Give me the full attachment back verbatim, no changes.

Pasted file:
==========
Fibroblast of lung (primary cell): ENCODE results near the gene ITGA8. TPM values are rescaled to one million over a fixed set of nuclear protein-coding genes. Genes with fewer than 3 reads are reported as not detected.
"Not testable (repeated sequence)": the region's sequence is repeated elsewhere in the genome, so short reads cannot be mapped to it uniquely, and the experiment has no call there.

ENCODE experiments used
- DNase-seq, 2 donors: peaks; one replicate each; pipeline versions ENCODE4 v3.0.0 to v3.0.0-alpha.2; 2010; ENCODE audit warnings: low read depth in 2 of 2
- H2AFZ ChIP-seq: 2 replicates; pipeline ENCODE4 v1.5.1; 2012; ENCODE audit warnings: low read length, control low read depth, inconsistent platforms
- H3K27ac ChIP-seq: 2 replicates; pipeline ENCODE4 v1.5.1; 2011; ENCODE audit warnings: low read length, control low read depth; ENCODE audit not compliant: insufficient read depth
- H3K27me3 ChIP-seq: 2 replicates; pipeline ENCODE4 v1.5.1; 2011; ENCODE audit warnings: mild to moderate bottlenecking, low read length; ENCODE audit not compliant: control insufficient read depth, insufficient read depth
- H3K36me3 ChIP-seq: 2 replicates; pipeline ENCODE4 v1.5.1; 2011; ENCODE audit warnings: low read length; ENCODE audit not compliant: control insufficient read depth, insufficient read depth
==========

Fibroblast of lung (primary cell): ENCODE results near the gene ITGA8. TPM values are rescaled to one million over a fixed set of nuclear protein-coding genes. Genes with fewer than 3 reads are reported as not detected.
"Not testable (repeated sequence)": the region's sequence is repeated elsewhere in the genome, so short reads cannot be mapped to it uniquely, and the experiment has no call there.

ENCODE experiments used
- DNase-seq, 2 donors: peaks; one replicate each; pipeline versions ENCODE4 v3.0.0 to v3.0.0-alpha.2; 2010; ENCODE audit warnings: low read depth in 2 of 2
- H2AFZ ChIP-seq: 2 replicates; pipeline ENCODE4 v1.5.1; 2012; ENCODE audit warnings: low read length, control low read depth, inconsistent platforms
- H3K27ac ChIP-seq: 2 replicates; pipeline ENCODE4 v1.5.1; 2011; ENCODE audit warnings: low read length, control low read depth; ENCODE audit not compliant: insufficient read depth
- H3K27me3 ChIP-seq: 2 replicates; pipeline ENCODE4 v1.5.1; 2011; ENCODE audit warnings: mild to moderate bottlenecking, low read length; ENCODE audit not compliant: control insufficient read depth, insufficient read depth
- H3K36me3 ChIP-seq: 2 replicates; pipeline ENCODE4 v1.5.1; 2011; ENCODE audit warnings: low read length; ENCODE audit not compliant: control insufficient read depth, insufficient read depth